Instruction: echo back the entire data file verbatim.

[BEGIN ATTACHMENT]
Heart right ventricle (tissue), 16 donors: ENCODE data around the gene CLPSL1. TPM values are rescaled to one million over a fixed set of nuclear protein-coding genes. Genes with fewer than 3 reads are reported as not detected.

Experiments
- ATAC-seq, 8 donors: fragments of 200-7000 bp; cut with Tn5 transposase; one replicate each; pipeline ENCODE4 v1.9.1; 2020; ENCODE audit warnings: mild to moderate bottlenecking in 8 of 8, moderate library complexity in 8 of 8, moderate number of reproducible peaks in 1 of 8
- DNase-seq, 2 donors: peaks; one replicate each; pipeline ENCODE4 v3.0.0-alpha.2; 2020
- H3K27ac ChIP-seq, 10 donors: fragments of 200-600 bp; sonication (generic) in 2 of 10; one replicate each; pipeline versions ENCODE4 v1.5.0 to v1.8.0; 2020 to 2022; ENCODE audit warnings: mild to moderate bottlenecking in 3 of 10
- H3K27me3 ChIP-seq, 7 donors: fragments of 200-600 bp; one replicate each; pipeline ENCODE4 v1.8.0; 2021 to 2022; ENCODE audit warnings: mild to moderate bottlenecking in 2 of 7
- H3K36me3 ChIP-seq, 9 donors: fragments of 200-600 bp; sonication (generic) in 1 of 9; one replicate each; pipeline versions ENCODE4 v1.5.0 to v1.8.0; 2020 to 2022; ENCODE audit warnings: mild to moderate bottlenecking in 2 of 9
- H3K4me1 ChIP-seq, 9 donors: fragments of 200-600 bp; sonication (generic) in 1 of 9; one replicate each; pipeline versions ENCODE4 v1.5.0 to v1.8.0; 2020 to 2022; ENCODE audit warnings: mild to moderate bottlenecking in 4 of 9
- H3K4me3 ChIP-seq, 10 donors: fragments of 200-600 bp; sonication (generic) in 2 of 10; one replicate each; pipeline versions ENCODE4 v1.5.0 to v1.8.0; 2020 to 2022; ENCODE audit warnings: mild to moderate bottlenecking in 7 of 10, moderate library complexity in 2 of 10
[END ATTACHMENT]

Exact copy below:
Heart right ventricle (tissue), 16 donors: ENCODE data around the gene CLPSL1. TPM values are rescaled to one million over a fixed set of nuclear protein-coding genes. Genes with fewer than 3 reads are reported as not detected.

Experiments
- ATAC-seq, 8 donors: fragments of 200-7000 bp; cut with Tn5 transposase; one replicate each; pipeline ENCODE4 v1.9.1; 2020; ENCODE audit warnings: mild to moderate bottlenecking in 8 of 8, moderate library complexity in 8 of 8, moderate number of reproducible peaks in 1 of 8
- DNase-seq, 2 donors: peaks; one replicate each; pipeline ENCODE4 v3.0.0-alpha.2; 2020
- H3K27ac ChIP-seq, 10 donors: fragments of 200-600 bp; sonication (generic) in 2 of 10; one replicate each; pipeline versions ENCODE4 v1.5.0 to v1.8.0; 2020 to 2022; ENCODE audit warnings: mild to moderate bottlenecking in 3 of 10
- H3K27me3 ChIP-seq, 7 donors: fragments of 200-600 bp; one replicate each; pipeline ENCODE4 v1.8.0; 2021 to 2022; ENCODE audit warnings: mild to moderate bottlenecking in 2 of 7
- H3K36me3 ChIP-seq, 9 donors: fragments of 200-600 bp; sonication (generic) in 1 of 9; one replicate each; pipeline versions ENCODE4 v1.5.0 to v1.8.0; 2020 to 2022; ENCODE audit warnings: mild to moderate bottlenecking in 2 of 9
- H3K4me1 ChIP-seq, 9 donors: fragments of 200-600 bp; sonication (generic) in 1 of 9; one replicate each; pipeline versions ENCODE4 v1.5.0 to v1.8.0; 2020 to 2022; ENCODE audit warnings: mild to moderate bottlenecking in 4 of 9
- H3K4me3 ChIP-seq, 10 donors: fragments of 200-600 bp; sonication (generic) in 2 of 10; one replicate each; pipeline versions ENCODE4 v1.5.0 to v1.8.0; 2020 to 2022; ENCODE audit warnings: mild to moderate bottlenecking in 7 of 10, moderate library complexity in 2 of 10